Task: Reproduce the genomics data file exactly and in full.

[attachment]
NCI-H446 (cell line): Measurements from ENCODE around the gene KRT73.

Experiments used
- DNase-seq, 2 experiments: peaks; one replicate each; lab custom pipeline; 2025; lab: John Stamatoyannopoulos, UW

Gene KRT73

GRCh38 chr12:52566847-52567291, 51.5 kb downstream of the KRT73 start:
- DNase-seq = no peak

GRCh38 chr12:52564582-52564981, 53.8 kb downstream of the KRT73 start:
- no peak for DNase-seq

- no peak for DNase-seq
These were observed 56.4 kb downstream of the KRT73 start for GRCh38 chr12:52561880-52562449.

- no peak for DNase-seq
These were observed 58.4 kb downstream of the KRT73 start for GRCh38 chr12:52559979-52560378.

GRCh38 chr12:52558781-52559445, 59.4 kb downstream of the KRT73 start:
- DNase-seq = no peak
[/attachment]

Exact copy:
NCI-H446 (cell line): Measurements from ENCODE around the gene KRT73.

Experiments used
- DNase-seq, 2 experiments: peaks; one replicate each; lab custom pipeline; 2025; lab: John Stamatoyannopoulos, UW

Gene KRT73

GRCh38 chr12:52566847-52567291, 51.5 kb downstream of the KRT73 start:
- DNase-seq = no peak

GRCh38 chr12:52564582-52564981, 53.8 kb downstream of the KRT73 start:
- no peak for DNase-seq

- no peak for DNase-seq
These were observed 56.4 kb downstream of the KRT73 start for GRCh38 chr12:52561880-52562449.

- no peak for DNase-seq
These were observed 58.4 kb downstream of the KRT73 start for GRCh38 chr12:52559979-52560378.

GRCh38 chr12:52558781-52559445, 59.4 kb downstream of the KRT73 start:
- DNase-seq = no peak